Paul L. Caron

Tuesday, June 1, 2010

Tax Extenders Bill Includes Small Business Tax Increase

Joe Kristan was the first to flag a particularly odious aspect of H.R. 4213, the American Jobs and Closing Tax Loopholes Act of 2010 currently making its way through Congress:  small businesses would be hit with a 2.9% medicare tax increase which would not apply to larger competitors: For a detailed discussion of the proposal, see pages 294-300 of the Joint Committee on Taxation's Technical Explanation.

Tax | Permalink

TrackBack URL for this entry:

Listed below are links to weblogs that reference Tax Extenders Bill Includes Small Business Tax Increase:

» Not controversial? You haven't asked your small town professionals, Senator Grassley from Roth & Company, P.C.
Senator Grassley can hardly wait to pass the "extenders" bill, H.R. 4213, because it renews the subsidy for biodiesel, according... [Read More]

Tracked on Jun 1, 2010 1:04:18 PM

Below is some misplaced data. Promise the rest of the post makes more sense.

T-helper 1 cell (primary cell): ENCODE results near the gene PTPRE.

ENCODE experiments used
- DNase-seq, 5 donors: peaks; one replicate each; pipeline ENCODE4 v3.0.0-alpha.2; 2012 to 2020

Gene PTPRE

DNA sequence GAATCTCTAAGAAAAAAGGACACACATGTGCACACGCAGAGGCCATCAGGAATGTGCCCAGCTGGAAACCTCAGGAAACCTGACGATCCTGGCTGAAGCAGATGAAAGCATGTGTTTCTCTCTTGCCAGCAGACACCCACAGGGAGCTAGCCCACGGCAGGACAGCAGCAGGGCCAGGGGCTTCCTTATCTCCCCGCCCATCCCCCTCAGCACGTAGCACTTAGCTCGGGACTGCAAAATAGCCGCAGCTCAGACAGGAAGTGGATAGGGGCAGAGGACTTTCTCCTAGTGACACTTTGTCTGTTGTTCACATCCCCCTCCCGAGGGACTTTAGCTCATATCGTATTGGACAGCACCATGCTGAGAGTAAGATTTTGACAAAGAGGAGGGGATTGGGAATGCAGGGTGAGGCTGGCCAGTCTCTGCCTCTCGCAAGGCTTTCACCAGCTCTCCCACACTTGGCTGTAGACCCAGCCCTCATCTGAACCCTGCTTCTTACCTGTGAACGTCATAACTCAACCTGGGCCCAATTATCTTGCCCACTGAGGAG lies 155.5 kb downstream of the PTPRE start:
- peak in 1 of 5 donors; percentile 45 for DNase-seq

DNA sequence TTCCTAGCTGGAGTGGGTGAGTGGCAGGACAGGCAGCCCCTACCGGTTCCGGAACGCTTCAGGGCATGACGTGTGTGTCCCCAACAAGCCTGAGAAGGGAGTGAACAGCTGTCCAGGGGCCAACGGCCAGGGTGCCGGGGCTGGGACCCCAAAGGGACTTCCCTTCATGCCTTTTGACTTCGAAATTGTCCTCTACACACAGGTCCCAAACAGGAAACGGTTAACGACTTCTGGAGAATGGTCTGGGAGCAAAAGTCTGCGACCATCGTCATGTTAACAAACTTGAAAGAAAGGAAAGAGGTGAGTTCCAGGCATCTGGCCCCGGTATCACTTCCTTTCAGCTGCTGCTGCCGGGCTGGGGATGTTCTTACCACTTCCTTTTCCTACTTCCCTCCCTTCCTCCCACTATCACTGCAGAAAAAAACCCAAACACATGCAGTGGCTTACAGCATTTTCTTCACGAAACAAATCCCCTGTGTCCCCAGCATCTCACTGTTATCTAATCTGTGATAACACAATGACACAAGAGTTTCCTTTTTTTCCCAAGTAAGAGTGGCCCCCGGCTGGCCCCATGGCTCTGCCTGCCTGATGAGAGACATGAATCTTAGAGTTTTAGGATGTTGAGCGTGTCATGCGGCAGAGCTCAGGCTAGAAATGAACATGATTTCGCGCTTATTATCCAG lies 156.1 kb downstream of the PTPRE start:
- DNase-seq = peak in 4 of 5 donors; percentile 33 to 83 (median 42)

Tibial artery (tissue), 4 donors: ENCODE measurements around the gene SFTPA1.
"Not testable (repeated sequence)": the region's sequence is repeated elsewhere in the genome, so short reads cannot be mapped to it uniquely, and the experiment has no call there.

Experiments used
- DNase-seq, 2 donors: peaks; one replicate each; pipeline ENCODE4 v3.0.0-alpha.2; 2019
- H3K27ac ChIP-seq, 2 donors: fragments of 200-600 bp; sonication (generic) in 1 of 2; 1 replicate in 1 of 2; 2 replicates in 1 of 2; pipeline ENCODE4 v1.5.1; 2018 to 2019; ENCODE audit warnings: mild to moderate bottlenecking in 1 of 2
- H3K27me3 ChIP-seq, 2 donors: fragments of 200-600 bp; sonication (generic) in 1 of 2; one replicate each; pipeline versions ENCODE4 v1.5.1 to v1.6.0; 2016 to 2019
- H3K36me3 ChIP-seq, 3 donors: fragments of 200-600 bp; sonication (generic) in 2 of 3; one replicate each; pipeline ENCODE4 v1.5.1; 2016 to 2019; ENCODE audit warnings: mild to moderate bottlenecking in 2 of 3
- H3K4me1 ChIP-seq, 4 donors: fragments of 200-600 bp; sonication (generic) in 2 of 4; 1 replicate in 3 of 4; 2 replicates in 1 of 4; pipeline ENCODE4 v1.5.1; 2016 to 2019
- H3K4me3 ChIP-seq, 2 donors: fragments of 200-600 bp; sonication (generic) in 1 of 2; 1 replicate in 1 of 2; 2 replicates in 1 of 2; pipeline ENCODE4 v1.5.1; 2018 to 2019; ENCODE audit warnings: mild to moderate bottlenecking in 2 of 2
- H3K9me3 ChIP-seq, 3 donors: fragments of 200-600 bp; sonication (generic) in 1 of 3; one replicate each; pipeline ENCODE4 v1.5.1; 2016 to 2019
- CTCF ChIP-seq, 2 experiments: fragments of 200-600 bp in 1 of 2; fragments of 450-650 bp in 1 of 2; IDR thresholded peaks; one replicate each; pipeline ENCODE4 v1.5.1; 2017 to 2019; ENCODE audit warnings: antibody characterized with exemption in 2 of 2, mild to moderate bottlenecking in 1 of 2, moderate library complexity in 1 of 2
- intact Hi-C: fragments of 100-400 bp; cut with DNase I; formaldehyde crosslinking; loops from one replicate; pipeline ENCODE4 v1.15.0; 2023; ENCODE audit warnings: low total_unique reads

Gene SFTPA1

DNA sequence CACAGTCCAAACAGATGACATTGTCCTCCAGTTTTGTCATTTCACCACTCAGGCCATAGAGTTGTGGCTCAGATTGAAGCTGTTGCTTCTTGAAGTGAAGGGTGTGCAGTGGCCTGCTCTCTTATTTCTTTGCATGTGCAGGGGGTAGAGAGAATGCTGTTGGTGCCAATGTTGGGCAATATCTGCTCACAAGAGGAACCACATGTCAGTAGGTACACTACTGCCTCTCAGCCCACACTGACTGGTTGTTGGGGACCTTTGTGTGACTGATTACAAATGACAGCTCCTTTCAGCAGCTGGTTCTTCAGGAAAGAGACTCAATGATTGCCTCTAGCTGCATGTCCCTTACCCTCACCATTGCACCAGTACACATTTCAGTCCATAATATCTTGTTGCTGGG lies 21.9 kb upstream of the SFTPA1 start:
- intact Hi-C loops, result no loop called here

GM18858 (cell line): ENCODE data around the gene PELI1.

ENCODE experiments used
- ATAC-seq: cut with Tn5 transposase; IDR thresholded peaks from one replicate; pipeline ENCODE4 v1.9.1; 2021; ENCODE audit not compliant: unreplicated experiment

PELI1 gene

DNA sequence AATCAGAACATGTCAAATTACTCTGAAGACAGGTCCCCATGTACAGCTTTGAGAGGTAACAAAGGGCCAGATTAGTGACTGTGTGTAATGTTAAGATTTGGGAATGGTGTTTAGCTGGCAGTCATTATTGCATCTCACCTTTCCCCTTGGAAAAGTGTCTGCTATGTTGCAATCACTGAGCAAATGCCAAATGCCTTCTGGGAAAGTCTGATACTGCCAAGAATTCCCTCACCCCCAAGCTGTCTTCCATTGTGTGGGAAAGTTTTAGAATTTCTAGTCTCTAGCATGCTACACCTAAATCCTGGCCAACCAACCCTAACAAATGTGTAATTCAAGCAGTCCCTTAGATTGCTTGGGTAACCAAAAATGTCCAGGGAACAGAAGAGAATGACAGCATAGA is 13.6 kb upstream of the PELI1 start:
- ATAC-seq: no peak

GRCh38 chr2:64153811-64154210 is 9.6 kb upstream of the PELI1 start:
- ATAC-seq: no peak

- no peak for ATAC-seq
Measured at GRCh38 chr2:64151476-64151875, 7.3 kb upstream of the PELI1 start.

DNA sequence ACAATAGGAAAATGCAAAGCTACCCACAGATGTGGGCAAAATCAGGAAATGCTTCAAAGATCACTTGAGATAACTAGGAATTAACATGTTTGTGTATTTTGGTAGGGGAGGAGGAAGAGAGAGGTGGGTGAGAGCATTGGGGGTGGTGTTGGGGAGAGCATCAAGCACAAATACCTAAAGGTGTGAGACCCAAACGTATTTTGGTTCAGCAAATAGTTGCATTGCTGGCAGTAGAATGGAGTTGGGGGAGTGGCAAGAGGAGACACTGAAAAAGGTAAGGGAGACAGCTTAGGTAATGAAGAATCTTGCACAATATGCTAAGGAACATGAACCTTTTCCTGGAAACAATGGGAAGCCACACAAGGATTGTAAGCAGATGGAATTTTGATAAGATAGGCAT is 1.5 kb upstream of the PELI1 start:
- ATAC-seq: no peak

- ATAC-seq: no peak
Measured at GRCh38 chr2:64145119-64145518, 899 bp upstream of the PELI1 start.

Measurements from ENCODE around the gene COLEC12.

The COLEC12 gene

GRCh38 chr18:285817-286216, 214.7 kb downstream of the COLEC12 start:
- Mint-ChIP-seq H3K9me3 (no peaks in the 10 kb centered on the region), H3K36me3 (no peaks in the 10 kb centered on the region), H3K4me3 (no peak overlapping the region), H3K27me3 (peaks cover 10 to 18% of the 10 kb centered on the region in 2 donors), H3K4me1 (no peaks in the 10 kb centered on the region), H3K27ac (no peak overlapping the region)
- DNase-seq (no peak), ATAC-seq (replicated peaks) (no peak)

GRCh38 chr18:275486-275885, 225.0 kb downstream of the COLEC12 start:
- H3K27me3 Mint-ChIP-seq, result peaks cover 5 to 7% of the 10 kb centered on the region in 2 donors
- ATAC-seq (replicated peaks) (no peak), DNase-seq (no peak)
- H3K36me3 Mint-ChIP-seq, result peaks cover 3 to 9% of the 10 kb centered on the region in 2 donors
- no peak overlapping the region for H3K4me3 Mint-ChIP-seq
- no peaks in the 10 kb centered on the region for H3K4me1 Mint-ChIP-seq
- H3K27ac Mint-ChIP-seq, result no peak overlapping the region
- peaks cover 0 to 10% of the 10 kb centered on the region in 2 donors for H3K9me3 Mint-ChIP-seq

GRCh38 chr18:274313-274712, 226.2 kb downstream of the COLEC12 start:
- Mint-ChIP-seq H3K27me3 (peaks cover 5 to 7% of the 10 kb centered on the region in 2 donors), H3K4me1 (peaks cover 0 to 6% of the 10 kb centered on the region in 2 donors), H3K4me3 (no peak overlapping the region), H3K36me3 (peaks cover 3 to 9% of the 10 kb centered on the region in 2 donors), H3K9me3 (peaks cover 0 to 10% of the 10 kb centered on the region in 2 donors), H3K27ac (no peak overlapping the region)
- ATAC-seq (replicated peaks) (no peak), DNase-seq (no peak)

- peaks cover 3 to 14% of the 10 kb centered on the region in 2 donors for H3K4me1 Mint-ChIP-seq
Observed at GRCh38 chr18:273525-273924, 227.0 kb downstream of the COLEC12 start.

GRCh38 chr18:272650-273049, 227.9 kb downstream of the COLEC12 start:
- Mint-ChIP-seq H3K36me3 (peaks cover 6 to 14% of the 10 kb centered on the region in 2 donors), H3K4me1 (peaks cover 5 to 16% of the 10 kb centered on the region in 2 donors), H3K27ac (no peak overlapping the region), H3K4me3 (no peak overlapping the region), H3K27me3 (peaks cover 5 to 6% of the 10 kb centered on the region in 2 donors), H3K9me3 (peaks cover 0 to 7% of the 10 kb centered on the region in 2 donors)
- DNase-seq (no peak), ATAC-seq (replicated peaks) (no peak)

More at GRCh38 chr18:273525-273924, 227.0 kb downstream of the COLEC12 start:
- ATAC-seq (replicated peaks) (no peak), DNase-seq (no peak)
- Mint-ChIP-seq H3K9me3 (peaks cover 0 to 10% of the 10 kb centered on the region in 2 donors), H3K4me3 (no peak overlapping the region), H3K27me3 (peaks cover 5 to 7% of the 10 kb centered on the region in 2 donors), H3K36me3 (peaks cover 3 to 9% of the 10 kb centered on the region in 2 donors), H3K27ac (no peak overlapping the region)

This bill unfairly singles out professionals that are S-Corporations. The IRS sees what is reported as officer compensation as well as shareholder distributions on each tax return. If someone appears abusive, assess that particular return.

Posted by: Mark Hammer, CPA | Jun 5, 2010 10:56:00 AM

John, then why not apply this to all S-Corps? Why hit only service professionals? We're talking about a provision that targets business who's major asset is the reputation of three of fewer individuals, not all S-Corps. Its not a small step towards eliminating any loophole, its a ploy by our current congress to raise taxes on those perceived as being "wealthy" (doctors, lawyers, accountants) while still allowing our president to keep claiming he has only overseen tax increases on individuals making more than $250,000 per year.

Posted by: Tyler | Jun 2, 2010 9:59:45 PM

Thank you for shining the spotlight on this! As a side note, having my blog referenced on Tax Prof is just about the best thing ever.

Posted by: Monica | Jun 2, 2010 9:27:46 AM

S Corp owner/employees have received unfair tax advantage for many years, by paying themselves unreasonably small salaries and harvesting substantial income as "corporate distributions". This provision is a small step toward eliminating this scam.

Posted by: John M | Jun 2, 2010 6:59:08 AM